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Suppose $E$ subset $R$ ($R $\is real numbers) where $E$ is Lebesgue measurable, and $f:E\to R$ and defined $g: R\to R$ by \begin{equation*} g(x) = \begin{cases} f(x) & x \in E \\ 0 & x \notin E \end{cases} \end{equation*}

Show that $f$ is measurable then so is $g$.

I came to this question in my self study class and was wondering how would you do such a proof. I spoke to my TA and said do not worry about it. We are not going to do such proofs like that. I was still thinking how though. Can someone please give an outline?

Here is some of the things I know from looking at it. The theorem I guess we can use is suppose E subset A subset R where A is measurable then E is measurable and X is measurable.

Would E need boundaries for f(x) and 0 so g(x) can be measurable? Can someone please show this. I would like to know what it would look like as I am a self learning person.

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How about $g=f 1_{E}$. Products of measurable functions are measurable.

Here is another, more explicit, approach. Note that if $E$ is a measurable set, then its characteristic function $1_E$ is measurable. \begin{eqnarray} \{x | g(x) > c \} &=& \{x \in E | g(x) > c \} \cup \{x \in E^c | g(x) > c \} \\ &=& \{x \in E | f(x) > c \} \cup \{x \in E^c | 1_{E}(x) > c \} \\ &=& (f^{-1}(c,\infty) \cap E) \cup (1_E^{-1}(c,\infty) \cap E^c) \end{eqnarray} All of the sets on the right hand side are measurable, hence so is the left hand side. Since this is the case for all $c$, it follows that $g$ is, by definition, measurable.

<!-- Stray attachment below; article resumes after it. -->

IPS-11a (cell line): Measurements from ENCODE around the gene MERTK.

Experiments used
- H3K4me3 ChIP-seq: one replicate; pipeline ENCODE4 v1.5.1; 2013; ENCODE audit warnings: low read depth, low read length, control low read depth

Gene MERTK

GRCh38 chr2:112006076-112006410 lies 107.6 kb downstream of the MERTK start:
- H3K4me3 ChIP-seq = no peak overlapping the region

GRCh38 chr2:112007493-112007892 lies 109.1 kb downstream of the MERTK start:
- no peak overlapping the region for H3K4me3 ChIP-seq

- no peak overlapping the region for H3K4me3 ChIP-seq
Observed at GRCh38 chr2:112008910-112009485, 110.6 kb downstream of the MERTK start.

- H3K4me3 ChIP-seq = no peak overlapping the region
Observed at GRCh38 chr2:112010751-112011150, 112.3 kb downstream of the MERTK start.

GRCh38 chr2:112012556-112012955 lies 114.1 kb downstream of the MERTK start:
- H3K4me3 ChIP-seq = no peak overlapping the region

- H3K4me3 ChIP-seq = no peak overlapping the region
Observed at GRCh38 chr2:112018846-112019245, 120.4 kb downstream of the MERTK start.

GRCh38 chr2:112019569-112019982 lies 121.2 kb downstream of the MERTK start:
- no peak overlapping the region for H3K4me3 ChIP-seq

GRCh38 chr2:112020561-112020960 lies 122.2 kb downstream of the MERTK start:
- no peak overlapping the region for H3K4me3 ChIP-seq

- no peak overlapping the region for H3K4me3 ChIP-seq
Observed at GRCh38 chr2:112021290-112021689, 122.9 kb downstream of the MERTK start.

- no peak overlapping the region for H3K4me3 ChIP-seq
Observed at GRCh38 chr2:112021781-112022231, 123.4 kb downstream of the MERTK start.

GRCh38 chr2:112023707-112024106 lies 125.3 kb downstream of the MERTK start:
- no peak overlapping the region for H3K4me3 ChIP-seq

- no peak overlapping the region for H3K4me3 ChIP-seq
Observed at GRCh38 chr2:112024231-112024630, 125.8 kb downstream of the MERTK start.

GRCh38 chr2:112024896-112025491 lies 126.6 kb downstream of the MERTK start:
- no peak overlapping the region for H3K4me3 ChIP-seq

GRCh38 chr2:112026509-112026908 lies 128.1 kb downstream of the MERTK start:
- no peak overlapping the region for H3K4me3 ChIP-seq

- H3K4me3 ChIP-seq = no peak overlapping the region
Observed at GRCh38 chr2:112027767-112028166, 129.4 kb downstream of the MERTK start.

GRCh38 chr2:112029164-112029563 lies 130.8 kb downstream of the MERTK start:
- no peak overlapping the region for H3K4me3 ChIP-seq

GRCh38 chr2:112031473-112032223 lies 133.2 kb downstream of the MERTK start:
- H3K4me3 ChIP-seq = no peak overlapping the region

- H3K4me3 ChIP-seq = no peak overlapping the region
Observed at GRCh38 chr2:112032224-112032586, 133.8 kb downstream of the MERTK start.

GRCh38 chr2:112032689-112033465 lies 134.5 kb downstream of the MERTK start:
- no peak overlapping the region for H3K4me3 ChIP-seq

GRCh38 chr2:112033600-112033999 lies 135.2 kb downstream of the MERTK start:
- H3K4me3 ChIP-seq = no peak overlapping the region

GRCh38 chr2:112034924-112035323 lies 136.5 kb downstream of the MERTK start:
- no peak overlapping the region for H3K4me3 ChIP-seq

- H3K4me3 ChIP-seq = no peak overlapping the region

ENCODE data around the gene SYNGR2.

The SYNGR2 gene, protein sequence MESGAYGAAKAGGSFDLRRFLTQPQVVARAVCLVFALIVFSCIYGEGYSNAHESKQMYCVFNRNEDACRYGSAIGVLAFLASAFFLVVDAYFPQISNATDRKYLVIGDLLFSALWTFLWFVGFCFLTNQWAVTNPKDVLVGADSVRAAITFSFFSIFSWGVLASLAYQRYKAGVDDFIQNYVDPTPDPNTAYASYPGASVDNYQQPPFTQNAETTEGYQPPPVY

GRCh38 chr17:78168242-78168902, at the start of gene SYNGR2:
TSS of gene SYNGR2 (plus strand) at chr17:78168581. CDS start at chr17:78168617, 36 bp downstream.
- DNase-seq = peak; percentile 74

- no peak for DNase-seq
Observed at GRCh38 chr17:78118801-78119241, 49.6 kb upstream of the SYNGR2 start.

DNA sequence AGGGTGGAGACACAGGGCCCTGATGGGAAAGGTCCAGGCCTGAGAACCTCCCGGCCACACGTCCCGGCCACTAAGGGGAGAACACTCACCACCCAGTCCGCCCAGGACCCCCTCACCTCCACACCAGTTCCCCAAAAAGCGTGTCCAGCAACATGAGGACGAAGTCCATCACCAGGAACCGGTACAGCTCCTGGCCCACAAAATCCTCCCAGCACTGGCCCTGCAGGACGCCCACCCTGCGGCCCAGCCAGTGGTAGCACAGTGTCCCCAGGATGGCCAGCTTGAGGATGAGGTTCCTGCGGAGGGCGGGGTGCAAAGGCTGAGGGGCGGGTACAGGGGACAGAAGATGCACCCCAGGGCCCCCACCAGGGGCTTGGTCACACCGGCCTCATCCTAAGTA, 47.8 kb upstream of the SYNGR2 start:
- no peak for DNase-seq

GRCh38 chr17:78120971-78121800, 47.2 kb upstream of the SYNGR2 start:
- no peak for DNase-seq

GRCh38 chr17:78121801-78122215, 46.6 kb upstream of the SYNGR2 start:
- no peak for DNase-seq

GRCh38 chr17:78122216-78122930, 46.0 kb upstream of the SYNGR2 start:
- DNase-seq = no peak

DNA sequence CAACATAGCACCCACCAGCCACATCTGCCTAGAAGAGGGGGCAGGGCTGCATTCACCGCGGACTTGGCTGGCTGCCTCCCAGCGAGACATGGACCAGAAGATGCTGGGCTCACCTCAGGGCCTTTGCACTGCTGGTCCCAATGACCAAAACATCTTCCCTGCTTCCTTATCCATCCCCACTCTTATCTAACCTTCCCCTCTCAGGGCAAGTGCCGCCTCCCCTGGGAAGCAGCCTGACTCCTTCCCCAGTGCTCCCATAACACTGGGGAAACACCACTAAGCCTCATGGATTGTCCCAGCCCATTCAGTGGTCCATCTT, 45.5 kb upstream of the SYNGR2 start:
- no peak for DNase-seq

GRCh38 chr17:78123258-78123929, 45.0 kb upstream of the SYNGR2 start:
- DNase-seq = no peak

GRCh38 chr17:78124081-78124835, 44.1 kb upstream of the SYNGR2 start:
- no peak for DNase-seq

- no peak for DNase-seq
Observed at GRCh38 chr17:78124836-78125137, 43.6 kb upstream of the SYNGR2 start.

(Aside: Not that it matters, but $1_E^{-1}(c,\infty) \cap E^c = E^c$ if $c<0$, and $1_E^{-1}(c,\infty) \cap E^c = \emptyset$ if $c\ge 0$.)

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  • $\begingroup$ Would that be the proof though. Sorry I am new to this and still trying to learn this even though I was told not to worry about it. Is this saying that anything greater and equal to 1 or less than 1 can be measurable because the sum and products of this are measurable $\endgroup$ – 9959 Mar 20 '13 at 6:01
  • $\begingroup$ No. If $f_1,f_2$ are measurable functions, then so is $x \mapsto f_1(x) f_2(x)$. $\endgroup$ – copper.hat Mar 20 '13 at 6:06
  • $\begingroup$ @9959: I added an alternative elaboration. $\endgroup$ – copper.hat Mar 20 '13 at 6:15
  • $\begingroup$ I see. Since f1, f2 are measurable so is the product which makes g measurable. Would this work for the sum too? g= f1e + f2e. $\endgroup$ – 9959 Mar 20 '13 at 6:16
  • $\begingroup$ Any continuous function will work, sum, product, $\max$, $\min$,... $\endgroup$ – copper.hat Mar 20 '13 at 6:18
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For any $c\geq 1$, $\{x:g(x)>c\}=\{x\in E:f(x)>c\}$ measurable.

For any $c<1$, $\{x:g(x)>c\}=\{x\notin E:g(x)=1\}\cup\{x\in E:f(x)>c\}$ measurable.

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Let $A \subseteq \mathbb{R}$ be measurable. If $0\in A$, then $g^{-1} A = E^c \cup f^{-1} A$, otherwise $g^{-1} A = f^{-1} A$. Either way, $g^{-1} A$ is measurable.

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